How to Take More
Emotional Portraits

By Michelle Ecker on January 21, 2020

When it comes to professional quality portraiture, a key differentiator between good and great photographers is the ability for the artist to capture and portray emotions in the subject’s face.

There is a difference between a basic, standard headshot (which, depending on the project you’re hired to do, might be more appropriate), versus an emotional, expressive image that tells the viewer more of a story about the subject being captured.

Capturing emotion via photography can be incredibly tricky. Many artists struggle to tell stories through portraiture work, since there is only so much you can demonstrate when you’re capturing an image of a person's face, compared to a scenery shot for example, where you have much more freedom to show and tell.

However, if this is something you’re looking to improve, there are a few helpful photography tricks you can employ in an effort to take more emotive portraits.


How to Capture Emotion in Portraits?
1. Try Working In a Familiar Setting
One of the biggest issues photographers commonly run into when taking portraits of their clients is that those clients are somewhat uncomfortable and shy about having their picture taken. Tons of people get camera shy, and that discomfort has a tendency to register and show on their faces in the shots.That being said, as a photographer, an important part of your job is to help put your subjects at ease. One of the simplest ways to do this is to try shooting on location. Are you photographing a chef for example, because he or she wants to add a nice headshot to their website? Instead of having them come into your studio, ask if you could come in and take their picture in the kitchen they work in.
2. Don’t Micromanage
This also contributes to the key goal of putting your subjects at ease. The truth is, if you want to capture the sincere emotional essence of your subject, you really want them to be themselves and that won’t happen if the subject is feeling nervous.

Many photographers make the mistake of over-correcting subject behavior right off the bat when diving into a shoot. This is not the best bet. Even if you begin your session and your subject looks too stiff, or they’re slouched over in a way you don’t love, give it some time before speaking up and correcting their behavior. More often than not, your subject will move around and correct their posture and experiment with different facial expressions on their own. The subject is much more likely to respond well and feel at ease if they’re met with positive reinforcement and enthusiasm, especially when you’re first starting out the session.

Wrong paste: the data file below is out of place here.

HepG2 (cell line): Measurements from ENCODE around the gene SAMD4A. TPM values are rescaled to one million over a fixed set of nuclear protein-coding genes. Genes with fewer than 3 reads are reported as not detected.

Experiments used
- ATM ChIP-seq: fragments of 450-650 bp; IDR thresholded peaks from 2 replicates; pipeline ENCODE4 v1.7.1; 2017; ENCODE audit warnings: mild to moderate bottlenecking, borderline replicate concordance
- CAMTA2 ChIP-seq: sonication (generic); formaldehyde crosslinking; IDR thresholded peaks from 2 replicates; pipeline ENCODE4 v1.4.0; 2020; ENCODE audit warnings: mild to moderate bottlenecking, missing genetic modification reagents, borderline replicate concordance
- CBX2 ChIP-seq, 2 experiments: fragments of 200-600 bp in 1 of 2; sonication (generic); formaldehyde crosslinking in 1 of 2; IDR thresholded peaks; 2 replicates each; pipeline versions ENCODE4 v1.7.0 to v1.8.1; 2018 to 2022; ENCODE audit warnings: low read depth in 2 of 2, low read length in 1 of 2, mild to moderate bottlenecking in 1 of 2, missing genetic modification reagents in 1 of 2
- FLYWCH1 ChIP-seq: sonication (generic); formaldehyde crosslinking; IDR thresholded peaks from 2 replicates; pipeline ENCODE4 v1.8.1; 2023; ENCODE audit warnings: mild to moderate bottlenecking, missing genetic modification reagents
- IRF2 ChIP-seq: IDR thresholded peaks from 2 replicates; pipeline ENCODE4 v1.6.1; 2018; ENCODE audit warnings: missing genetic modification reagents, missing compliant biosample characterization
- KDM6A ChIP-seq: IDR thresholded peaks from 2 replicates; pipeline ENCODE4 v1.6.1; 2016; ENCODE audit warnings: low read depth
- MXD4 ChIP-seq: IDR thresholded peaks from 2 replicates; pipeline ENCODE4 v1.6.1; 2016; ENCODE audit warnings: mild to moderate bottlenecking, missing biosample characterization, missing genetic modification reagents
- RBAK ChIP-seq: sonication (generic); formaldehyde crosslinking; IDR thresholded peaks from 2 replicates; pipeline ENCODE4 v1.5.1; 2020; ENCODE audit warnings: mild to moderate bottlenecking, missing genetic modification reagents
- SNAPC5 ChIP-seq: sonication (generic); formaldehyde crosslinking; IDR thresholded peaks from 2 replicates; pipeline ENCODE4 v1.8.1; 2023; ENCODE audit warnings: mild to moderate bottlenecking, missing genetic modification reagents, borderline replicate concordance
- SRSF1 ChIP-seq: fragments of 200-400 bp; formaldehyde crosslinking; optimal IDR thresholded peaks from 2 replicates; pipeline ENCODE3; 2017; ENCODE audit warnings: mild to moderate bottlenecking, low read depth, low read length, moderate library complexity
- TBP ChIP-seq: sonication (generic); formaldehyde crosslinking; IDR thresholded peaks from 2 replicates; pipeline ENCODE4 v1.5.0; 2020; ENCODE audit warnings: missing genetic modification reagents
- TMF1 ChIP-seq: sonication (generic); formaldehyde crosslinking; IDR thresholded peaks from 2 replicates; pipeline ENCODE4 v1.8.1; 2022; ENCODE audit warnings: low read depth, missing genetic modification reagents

Try giving nothing but encouragement, compliments, and positive reinforcement when you’re first getting started. You will make your subject feel confident and good, and he or she will then be more likely to start moving around and experimenting on their own. Once this happens, you have the freedom to point out which poses and expressions work even better for you compared to others.
3. Keep Your Subjects Busy
Your subjects are much more likely to convey sincere emotion if you actually give them something to feel emotional about. Sitting in a chair and having your picture taken rarely makes any subject feel anything other than nervous. Consider keeping your subjects a little busy.

To circle back to the chef example we used before, if you’re photographing this individual on location in the kitchen they work in, you should ask them to actually start preparing or cooking a dish for the shoot if you’re looking to capture a more expressive, emotional look throughout the session. While they’re cooking, consider asking questions that might make them feel emotional- ask why they got into cooking, who inspires them as a chef, or to describe the biggest cooking disaster they’ve ever experienced. Answering fun questions like this while staying busy with a task will help your subject feel more relaxed and natural- and you’ll be more likely to catch them sincerely smiling or laughing.


* Article reposted from NYIP.